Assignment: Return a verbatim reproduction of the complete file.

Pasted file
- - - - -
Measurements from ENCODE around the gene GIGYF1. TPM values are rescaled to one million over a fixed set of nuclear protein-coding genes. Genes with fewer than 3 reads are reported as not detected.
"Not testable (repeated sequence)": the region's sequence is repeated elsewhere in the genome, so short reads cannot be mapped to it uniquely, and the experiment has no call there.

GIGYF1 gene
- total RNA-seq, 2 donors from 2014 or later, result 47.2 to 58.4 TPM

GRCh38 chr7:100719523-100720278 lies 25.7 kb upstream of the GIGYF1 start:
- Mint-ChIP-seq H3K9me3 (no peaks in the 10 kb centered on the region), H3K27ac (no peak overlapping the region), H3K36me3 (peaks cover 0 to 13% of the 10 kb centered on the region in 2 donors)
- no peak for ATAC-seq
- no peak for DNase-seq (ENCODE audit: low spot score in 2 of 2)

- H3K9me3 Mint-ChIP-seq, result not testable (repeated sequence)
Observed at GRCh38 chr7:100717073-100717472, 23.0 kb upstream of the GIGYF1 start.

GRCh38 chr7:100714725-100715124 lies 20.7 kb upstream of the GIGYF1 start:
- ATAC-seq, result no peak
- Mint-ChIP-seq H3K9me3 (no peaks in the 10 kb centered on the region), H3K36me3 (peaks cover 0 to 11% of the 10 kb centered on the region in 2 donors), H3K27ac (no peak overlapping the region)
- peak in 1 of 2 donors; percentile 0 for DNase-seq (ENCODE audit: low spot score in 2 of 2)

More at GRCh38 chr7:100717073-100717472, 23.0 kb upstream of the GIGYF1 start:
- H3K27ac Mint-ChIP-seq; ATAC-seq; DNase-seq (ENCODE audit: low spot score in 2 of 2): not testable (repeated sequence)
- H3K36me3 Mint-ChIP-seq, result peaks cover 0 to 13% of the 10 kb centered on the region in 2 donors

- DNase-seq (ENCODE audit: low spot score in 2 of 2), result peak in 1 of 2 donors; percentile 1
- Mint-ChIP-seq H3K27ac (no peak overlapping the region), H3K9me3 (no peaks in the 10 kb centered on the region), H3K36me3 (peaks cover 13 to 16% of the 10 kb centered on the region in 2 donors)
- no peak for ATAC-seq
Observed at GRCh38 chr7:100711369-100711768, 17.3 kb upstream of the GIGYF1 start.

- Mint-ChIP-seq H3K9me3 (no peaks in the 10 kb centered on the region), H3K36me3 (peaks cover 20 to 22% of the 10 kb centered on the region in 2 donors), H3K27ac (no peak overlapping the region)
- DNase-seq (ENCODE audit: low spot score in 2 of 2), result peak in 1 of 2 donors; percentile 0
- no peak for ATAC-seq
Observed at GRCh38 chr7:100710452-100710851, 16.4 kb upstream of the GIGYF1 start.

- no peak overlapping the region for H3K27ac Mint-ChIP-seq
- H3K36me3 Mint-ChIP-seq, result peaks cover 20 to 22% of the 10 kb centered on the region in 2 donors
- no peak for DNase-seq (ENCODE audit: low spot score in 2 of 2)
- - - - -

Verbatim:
Measurements from ENCODE around the gene GIGYF1. TPM values are rescaled to one million over a fixed set of nuclear protein-coding genes. Genes with fewer than 3 reads are reported as not detected.
"Not testable (repeated sequence)": the region's sequence is repeated elsewhere in the genome, so short reads cannot be mapped to it uniquely, and the experiment has no call there.

GIGYF1 gene
- total RNA-seq, 2 donors from 2014 or later, result 47.2 to 58.4 TPM

GRCh38 chr7:100719523-100720278 lies 25.7 kb upstream of the GIGYF1 start:
- Mint-ChIP-seq H3K9me3 (no peaks in the 10 kb centered on the region), H3K27ac (no peak overlapping the region), H3K36me3 (peaks cover 0 to 13% of the 10 kb centered on the region in 2 donors)
- no peak for ATAC-seq
- no peak for DNase-seq (ENCODE audit: low spot score in 2 of 2)

- H3K9me3 Mint-ChIP-seq, result not testable (repeated sequence)
Observed at GRCh38 chr7:100717073-100717472, 23.0 kb upstream of the GIGYF1 start.

GRCh38 chr7:100714725-100715124 lies 20.7 kb upstream of the GIGYF1 start:
- ATAC-seq, result no peak
- Mint-ChIP-seq H3K9me3 (no peaks in the 10 kb centered on the region), H3K36me3 (peaks cover 0 to 11% of the 10 kb centered on the region in 2 donors), H3K27ac (no peak overlapping the region)
- peak in 1 of 2 donors; percentile 0 for DNase-seq (ENCODE audit: low spot score in 2 of 2)

More at GRCh38 chr7:100717073-100717472, 23.0 kb upstream of the GIGYF1 start:
- H3K27ac Mint-ChIP-seq; ATAC-seq; DNase-seq (ENCODE audit: low spot score in 2 of 2): not testable (repeated sequence)
- H3K36me3 Mint-ChIP-seq, result peaks cover 0 to 13% of the 10 kb centered on the region in 2 donors

- DNase-seq (ENCODE audit: low spot score in 2 of 2), result peak in 1 of 2 donors; percentile 1
- Mint-ChIP-seq H3K27ac (no peak overlapping the region), H3K9me3 (no peaks in the 10 kb centered on the region), H3K36me3 (peaks cover 13 to 16% of the 10 kb centered on the region in 2 donors)
- no peak for ATAC-seq
Observed at GRCh38 chr7:100711369-100711768, 17.3 kb upstream of the GIGYF1 start.

- Mint-ChIP-seq H3K9me3 (no peaks in the 10 kb centered on the region), H3K36me3 (peaks cover 20 to 22% of the 10 kb centered on the region in 2 donors), H3K27ac (no peak overlapping the region)
- DNase-seq (ENCODE audit: low spot score in 2 of 2), result peak in 1 of 2 donors; percentile 0
- no peak for ATAC-seq
Observed at GRCh38 chr7:100710452-100710851, 16.4 kb upstream of the GIGYF1 start.

- no peak overlapping the region for H3K27ac Mint-ChIP-seq
- H3K36me3 Mint-ChIP-seq, result peaks cover 20 to 22% of the 10 kb centered on the region in 2 donors
- no peak for DNase-seq (ENCODE audit: low spot score in 2 of 2)